We welcome you back to the original intent of this blog; ICE FISHING! As the ice belt starts to thicken, we are all chomping to get out there and walk on the water. Some places in New England have been on the water for a few weeks now while others, like here, are just beginning to show signs that winter is here to stay. Hopefully!
We checked several ponds this morning that are known for early ice. The first spot is our usual go to honey hole for early ice and is loaded with decent perch and sunnies as well as bass, suckers, shiners, and bullhead. No go. It looked like the shores had just froze up last night with a measure of only 3/4″. There was a definite line of better ice out in the middle but was unreachable even with planks. Onward to the next spot with dry legs!
We found a better spread of ice upon arrival at our second location. We punched holes around a small area over shallow water finding enough ice to support our weight. Being early in the morning, the shores were still locked up tight. We began in an exposed section of the pond but quickly realized that we weren’t going to be able to get into deeper water that had enough ice for us to venture on because of the elements. With that knowledge gathered, we moved around to a shaded side of the pond hoping to to find more ice as the water dropped off to 9 feet fast.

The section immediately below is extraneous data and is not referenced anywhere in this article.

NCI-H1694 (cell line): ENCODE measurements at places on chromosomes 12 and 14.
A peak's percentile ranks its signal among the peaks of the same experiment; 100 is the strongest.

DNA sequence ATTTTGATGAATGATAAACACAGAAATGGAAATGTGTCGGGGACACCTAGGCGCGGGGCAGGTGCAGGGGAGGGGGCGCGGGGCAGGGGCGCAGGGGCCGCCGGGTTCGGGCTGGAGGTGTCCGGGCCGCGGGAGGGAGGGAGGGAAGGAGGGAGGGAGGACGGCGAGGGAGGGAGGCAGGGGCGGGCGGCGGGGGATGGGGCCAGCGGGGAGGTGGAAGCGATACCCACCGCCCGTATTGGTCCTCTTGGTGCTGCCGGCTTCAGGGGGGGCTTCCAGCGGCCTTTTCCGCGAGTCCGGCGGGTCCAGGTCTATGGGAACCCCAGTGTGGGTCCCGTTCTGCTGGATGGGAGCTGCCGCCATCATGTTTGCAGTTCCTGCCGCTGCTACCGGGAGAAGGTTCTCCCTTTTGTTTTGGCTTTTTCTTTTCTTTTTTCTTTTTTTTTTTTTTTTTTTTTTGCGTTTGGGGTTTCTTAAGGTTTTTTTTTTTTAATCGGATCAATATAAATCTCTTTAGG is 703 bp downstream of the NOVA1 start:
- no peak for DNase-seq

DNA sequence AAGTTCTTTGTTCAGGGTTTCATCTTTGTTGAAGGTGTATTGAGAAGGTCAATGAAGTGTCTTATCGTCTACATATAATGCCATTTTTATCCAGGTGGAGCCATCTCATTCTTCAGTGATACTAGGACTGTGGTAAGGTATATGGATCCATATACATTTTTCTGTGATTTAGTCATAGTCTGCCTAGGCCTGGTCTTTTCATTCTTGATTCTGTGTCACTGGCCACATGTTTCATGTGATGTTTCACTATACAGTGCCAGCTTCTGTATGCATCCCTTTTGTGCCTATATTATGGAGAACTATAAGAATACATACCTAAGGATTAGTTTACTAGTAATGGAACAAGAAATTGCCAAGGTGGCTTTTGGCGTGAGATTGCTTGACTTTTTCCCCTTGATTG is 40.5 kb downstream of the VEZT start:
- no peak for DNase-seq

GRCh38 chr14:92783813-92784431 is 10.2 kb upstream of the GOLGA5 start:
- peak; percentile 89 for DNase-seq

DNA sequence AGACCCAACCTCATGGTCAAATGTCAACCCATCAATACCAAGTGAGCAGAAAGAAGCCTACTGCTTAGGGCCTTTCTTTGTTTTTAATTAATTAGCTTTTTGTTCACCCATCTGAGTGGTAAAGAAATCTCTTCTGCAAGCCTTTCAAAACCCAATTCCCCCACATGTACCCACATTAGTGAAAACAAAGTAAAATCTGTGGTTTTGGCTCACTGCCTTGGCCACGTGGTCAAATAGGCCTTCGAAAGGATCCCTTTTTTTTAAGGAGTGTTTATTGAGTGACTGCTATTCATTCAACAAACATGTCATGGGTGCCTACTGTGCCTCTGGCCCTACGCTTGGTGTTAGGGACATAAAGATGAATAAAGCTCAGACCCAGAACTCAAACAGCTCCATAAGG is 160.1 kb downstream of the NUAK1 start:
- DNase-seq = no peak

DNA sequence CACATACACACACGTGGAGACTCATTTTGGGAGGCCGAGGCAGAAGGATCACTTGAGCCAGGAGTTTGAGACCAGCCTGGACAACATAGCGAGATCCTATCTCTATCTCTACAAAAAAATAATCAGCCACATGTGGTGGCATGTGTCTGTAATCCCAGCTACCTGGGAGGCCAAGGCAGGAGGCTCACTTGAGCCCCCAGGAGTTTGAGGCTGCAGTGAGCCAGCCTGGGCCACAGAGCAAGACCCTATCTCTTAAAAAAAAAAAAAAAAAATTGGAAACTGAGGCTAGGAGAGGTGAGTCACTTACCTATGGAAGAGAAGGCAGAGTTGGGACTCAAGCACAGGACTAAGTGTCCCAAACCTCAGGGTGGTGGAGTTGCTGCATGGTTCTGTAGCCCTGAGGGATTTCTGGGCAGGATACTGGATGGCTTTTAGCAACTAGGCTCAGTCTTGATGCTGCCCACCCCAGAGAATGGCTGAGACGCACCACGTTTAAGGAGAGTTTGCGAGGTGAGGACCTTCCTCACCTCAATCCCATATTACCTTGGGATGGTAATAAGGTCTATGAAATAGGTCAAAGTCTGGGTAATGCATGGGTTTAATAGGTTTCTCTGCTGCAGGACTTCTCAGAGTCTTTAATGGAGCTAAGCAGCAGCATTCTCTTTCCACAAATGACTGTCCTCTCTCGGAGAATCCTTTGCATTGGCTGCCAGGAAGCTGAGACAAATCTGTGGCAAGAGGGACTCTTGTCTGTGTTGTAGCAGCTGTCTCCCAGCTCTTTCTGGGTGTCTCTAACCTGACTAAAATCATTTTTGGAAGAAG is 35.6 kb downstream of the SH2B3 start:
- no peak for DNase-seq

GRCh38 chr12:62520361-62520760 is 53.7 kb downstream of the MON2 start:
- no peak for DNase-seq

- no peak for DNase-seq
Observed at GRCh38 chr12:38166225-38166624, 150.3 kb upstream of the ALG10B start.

Our move provided us with slightly better ice but still a lack of fish. We were in a pocket that usually holds decent numbers of fish in the summer but apparently not so much in the winter. After 45 minutes of fishless jigging and lots of cracking and popping under our feet, we decided to pack it up. We thought that we would go look for ice on waters that we were more familiar knowing that this might be the only ice we would be able to walk on.
We checked two more ponds and found no ice that would support our weight further than a few feet from shore so we called it a day right around lunch.
All in all it was a good day and being back out on the ice is a great feeling. Sure catching one tiny pumpkinseed would have tied the day all together but we got out on early ice and did it right. We fished in a pair, checked ice very often, stayed close to each other but not so close as to stress the ice, were prepared with rope, picks, and floatation devices, and had a plan if a situation came up. A lot of people told us that we were crazy for going out on these conditions but we used our heads and left when we felt the ice was worsening.
The ice wasn’t doing so hot when we were leaving. Cracks were showing through and the shores were slowly pulling away.